B.Sc., University of Toronto, 1989
M.Sc., McGill University, 1991
Ph.D., McGill University, 1995
My research is directed towards understanding the neural and psychological interface between motivation and cognition,- or how rewarding stimuli influence learning. My working hypothesis is that goal-directed behaviours and cognitive processes, as part of a dynamic interactive system, reciprocally modulate each other. In order to investigate these process, I have adopted two complementary approaches in my work. The first is a theoretical overview of the interaction between motivation and cognition that examines how reward-related learning is manifested in behaviour. The second is an examination of specific neural systems which may mediate the cognitive-motivational interface. The majority of my research focuses on animal models of drug addiction as this disorder is characterized by a breakdown in the 'normal' balance between motivation and cognition.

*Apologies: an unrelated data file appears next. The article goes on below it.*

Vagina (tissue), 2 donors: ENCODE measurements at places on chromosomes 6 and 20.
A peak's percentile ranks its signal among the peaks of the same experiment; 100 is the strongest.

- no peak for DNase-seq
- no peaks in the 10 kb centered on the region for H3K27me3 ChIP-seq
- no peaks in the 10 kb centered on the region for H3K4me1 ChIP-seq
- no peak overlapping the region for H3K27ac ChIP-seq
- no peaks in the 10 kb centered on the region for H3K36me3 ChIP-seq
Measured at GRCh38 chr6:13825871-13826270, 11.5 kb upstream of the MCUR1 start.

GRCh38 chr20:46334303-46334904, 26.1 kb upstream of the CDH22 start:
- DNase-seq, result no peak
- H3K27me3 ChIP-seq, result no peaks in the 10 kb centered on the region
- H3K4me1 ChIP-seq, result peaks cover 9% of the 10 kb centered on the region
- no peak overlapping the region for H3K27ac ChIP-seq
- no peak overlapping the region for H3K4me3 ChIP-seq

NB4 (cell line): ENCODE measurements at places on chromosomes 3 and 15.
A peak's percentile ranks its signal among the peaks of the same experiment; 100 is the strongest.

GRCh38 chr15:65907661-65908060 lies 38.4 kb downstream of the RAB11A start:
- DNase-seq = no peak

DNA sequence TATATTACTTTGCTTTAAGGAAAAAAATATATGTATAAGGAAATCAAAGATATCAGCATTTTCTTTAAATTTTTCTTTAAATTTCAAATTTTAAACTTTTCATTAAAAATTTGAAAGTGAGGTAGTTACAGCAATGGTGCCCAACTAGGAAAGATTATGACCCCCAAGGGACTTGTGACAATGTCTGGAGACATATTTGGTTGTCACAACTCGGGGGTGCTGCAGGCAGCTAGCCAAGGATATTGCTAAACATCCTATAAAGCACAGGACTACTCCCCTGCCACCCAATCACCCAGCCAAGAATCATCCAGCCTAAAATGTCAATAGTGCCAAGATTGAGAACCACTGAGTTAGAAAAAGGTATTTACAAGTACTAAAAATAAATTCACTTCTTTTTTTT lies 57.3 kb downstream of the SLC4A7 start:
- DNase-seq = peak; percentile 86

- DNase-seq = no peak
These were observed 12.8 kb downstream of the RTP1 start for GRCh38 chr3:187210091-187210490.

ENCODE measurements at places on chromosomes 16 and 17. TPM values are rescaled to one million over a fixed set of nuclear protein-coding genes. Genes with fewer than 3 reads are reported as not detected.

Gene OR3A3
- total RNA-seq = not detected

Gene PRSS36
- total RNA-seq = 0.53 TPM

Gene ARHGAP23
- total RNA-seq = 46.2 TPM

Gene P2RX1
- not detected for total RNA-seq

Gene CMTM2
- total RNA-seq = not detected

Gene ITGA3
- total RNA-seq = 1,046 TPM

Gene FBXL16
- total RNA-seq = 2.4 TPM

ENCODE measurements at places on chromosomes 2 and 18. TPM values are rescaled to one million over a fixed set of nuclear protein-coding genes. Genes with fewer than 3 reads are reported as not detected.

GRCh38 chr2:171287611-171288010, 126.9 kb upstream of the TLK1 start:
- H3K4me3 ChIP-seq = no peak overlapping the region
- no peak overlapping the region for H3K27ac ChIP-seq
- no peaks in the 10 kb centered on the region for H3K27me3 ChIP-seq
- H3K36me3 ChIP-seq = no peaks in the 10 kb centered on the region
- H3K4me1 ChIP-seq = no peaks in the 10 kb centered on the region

Olmstead, M.C. & Kuhlmeier, V.K. (2015). Comparative Cognition. Cambridge University Press: Cambridge, UK.
Olmstead, M.C. (Ed.) (2016). Animal Cognition: Principles, Evolution, and Development. Hauppage, NY: Nova Science Publishers.
Olmstead, M.C. (Ed.) (2014). Psychology of Impulsivity: New Research. Hauppage, NY: Nova Science Publishers.
Olmstead, M.C. (Ed.) (2010). Animal Models of Drug Addiction. Totowa NJ: Humana Press Inc.